Can a murderer change?

October in Edinburgh can be pleasantly warm. Earlier that day, Ernst and Helga had been married, and now, on a perfect evening, they were enjoying a romantic stroll in the city’s Queen’s Park. Only one of them would return.

For many years I listened as people told me they wanted their lives to change. Some needed to quit smoking, some to save their marriage, some to stop drinking, some to lose weight, some to declutter their homes, some to have better relationships. A few did change; most did not. For many the effort and sacrifice change requires was too much.

This post is the first of two about ‘change’. In this blog I’ll tell Ernst and Helga’s story which, at the time of writing, happened almost exactly 50 years ago. It’s also a story which, in a small way, I encountered personally. In the next post I’ll set out four principles for change taken from another story, this one much older and better known.

I have several sources for my narrative of Ernst and Helga, the chief of which is a detailed account given by F.W.F. O’Brien QC in an address to The Medico-Legal Society in London in 1976.[1] O’Brien was the leading defence lawyer in the 1973 trial that followed the couple’s fateful walk in the Queen’s Park.[2]

Ernst Dumoulin was born in June 1951 in Minden, West Germany. His father was Dutch, and had been held in a concentration camp during World War II. When Ernst was one-year-old the family moved to Rotterdam, but returned to Germany when he was eight.

On leaving school Ernst went to a commercial college, and then trained as a bank assistant. He got engaged when he was 20 but that relationship soon ended. A few months later, in July 1972, he placed a newspaper advert for a wife. That was unusually bold, but a reply came from Helga Konrad who was 18-years-old. She may have been lonely. Her family was wealthy but old-fashioned, and much of her youth involved working on the family farm. Marrying Ernst had a strong appeal for Helga.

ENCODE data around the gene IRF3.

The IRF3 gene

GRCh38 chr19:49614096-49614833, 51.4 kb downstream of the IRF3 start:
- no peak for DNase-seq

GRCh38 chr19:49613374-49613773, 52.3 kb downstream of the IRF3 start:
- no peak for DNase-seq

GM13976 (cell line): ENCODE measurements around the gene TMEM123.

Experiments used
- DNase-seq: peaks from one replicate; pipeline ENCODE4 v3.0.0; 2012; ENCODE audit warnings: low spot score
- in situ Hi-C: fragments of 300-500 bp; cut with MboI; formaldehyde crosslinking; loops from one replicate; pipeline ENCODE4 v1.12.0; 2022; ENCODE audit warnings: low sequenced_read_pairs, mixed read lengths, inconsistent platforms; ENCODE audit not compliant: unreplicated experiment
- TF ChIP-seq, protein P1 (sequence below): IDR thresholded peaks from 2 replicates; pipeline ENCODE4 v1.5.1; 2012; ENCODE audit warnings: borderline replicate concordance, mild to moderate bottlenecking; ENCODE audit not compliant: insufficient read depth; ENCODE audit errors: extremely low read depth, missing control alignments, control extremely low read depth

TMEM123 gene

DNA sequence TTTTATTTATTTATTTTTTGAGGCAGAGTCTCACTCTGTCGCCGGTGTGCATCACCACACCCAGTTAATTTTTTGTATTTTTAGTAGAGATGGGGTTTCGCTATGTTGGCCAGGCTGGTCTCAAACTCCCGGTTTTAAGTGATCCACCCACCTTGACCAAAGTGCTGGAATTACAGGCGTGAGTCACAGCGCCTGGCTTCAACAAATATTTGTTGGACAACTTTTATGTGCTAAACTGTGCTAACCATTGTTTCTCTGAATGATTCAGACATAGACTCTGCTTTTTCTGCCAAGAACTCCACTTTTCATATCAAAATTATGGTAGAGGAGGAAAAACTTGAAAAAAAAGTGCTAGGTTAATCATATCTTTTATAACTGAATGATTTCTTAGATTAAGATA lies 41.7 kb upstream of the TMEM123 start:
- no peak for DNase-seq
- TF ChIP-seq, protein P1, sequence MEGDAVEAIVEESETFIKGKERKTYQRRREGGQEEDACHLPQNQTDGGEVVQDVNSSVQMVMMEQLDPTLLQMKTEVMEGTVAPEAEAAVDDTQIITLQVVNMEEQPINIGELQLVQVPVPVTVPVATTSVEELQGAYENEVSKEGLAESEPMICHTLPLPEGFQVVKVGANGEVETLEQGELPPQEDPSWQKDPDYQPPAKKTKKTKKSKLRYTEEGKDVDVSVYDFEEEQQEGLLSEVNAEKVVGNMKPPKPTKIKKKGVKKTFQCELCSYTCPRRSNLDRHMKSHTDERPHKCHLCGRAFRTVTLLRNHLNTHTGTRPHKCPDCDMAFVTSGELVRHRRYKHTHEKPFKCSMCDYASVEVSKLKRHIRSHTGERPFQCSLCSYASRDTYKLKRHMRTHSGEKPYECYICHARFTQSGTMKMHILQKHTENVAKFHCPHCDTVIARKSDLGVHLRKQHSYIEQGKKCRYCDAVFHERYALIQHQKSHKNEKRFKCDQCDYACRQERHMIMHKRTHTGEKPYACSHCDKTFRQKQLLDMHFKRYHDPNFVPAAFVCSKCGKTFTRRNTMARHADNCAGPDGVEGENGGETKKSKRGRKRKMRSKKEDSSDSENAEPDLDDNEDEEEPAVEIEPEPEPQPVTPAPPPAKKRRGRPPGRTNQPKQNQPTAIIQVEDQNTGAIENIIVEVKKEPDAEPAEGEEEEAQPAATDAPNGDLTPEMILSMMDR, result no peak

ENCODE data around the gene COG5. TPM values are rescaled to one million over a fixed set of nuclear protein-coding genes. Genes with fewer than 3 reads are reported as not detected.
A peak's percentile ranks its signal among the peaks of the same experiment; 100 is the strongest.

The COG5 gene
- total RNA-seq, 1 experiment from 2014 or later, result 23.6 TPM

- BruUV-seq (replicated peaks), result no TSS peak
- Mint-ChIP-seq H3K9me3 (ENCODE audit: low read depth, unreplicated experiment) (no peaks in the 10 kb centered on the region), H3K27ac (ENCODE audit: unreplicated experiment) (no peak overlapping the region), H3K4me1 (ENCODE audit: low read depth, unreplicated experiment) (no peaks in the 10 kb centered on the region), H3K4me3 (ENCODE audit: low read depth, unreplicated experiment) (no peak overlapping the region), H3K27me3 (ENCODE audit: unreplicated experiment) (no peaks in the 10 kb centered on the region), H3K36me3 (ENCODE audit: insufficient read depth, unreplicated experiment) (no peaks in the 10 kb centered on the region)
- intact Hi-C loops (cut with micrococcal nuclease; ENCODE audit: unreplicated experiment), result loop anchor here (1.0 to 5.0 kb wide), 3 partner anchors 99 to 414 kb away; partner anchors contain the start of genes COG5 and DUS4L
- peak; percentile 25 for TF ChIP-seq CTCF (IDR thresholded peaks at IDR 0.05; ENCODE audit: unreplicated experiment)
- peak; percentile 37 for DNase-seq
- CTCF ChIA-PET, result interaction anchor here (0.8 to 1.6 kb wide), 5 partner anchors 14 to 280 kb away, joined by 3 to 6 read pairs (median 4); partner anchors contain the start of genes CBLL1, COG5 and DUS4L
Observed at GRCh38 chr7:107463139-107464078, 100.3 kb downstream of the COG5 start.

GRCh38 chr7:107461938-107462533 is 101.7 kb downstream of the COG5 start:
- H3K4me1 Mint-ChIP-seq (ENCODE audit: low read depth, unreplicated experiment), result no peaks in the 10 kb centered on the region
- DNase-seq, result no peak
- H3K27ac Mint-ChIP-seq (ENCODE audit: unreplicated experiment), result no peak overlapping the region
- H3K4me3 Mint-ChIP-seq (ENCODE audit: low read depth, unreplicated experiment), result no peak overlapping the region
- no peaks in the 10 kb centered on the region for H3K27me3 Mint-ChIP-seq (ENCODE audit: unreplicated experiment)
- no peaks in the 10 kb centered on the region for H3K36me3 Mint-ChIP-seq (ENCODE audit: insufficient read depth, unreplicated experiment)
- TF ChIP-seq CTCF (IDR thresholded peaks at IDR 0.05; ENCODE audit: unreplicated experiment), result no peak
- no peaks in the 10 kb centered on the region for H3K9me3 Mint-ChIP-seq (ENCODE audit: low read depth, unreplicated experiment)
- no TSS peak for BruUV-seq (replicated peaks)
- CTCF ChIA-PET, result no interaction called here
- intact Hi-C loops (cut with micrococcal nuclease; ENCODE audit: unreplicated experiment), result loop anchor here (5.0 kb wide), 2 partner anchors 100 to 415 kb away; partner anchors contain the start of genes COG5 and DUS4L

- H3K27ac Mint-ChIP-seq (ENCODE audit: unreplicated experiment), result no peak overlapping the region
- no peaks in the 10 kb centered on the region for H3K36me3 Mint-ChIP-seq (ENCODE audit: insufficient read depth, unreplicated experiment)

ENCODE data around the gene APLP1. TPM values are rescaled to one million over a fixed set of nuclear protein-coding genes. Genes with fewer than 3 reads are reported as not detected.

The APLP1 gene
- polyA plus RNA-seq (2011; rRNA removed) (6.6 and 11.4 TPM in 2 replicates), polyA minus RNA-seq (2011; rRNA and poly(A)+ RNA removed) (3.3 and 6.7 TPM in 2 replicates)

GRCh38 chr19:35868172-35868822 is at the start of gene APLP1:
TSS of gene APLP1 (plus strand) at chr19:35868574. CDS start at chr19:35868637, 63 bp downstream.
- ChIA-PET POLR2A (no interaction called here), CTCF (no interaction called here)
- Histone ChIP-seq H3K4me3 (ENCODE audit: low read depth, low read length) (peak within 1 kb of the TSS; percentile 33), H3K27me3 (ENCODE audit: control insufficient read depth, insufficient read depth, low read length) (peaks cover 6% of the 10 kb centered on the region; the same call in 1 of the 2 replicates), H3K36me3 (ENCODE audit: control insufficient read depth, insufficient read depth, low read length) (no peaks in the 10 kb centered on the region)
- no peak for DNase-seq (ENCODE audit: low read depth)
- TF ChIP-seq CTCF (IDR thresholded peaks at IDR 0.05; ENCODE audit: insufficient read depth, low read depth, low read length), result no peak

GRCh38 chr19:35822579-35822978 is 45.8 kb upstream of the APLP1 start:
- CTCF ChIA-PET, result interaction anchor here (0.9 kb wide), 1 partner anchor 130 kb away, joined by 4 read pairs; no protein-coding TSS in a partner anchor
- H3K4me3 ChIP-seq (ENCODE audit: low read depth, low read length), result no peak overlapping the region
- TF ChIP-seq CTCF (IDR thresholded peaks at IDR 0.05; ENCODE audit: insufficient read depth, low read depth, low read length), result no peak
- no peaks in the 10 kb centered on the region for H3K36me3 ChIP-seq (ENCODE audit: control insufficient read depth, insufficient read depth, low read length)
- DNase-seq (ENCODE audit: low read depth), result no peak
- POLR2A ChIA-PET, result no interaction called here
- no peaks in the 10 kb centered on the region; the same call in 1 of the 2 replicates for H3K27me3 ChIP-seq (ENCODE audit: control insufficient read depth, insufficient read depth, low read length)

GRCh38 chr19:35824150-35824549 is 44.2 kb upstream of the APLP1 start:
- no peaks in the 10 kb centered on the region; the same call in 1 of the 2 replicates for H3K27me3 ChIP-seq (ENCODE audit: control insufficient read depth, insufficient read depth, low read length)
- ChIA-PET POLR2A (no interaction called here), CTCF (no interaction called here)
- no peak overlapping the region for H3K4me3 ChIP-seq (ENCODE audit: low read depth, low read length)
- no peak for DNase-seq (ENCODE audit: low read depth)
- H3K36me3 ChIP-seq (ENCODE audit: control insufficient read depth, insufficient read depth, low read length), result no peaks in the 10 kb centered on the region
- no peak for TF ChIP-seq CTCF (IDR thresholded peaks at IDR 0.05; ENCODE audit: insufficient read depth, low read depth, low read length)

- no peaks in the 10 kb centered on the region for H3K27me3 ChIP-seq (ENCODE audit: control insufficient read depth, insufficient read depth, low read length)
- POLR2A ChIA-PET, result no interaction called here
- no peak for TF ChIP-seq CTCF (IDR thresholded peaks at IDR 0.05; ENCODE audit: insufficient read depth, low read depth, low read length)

Just three weeks after the advert and first contact, Ernst arrived at the farm and asked Helga’s father for permission to marry his daughter. Unsurprisingly consent was not given. Her father made it clear Ernst would need to wait at least six months. That was too long for Ernst.

In September he bought a new red Fiat car he could not afford. His cheque bounced, but he had the car and drove to the Konrad farm. Ernst asked permission to take Helga for a short drive, and her father reluctantly agreed. As she left Helga waved back to her parents. She never returned.

Ernst and Helga’s drive was anything but short. They went to France, sold the car, and with the money bought air tickets to London. During the flight, Ernst had a chance conversation with another passenger and learned that getting married in Scotland was easier than England, so they journeyed north from London to Edinburgh.[3]

Only four or five days after leaving the farm in Germany the couple rented a room in an Edinburgh boarding house owned by Herbert Wood. They told him they planned a civil wedding at the nearby Registrar’s office as soon as they’d fulfilled the three week residency qualification in Scotland.[4] Wood had no problem with that.

The following day, Ernst used the last of the car-sale money to make a large bank deposit. With the bank account came a sizeable credit allowance, and Ernst knew exactly how he would use that credit. Two days later the couple met with the senior manager of a life insurance company and filled out forms for sizeable insurances on his life and Helga’s

The insurance company had second thoughts, and passed the business to another company. Their officials met with the couple and agreed policies to insure Helga’s life for £206,184 and Ernst’s life for £190,480. In each case the pay-out would be doubled in the event of accidental death. These were enormous sums in 1972. If Helga died accidentally then, in today’s value, the company would pay between £4.4 million and £6 million.[5] If Ernst died, the amount paid would be the equivalent today of between £4 million and £5.6 million.[6] Three quick points are relevant here: 1) The amounts covered are enormous; 2) The couple had nothing like enough money to afford the premium payments – Ernst covered a partial payment of the first premium only by drawing on his newly acquired credit allowance; 3) The fact that they were both insured, especially against accidental death, is significant.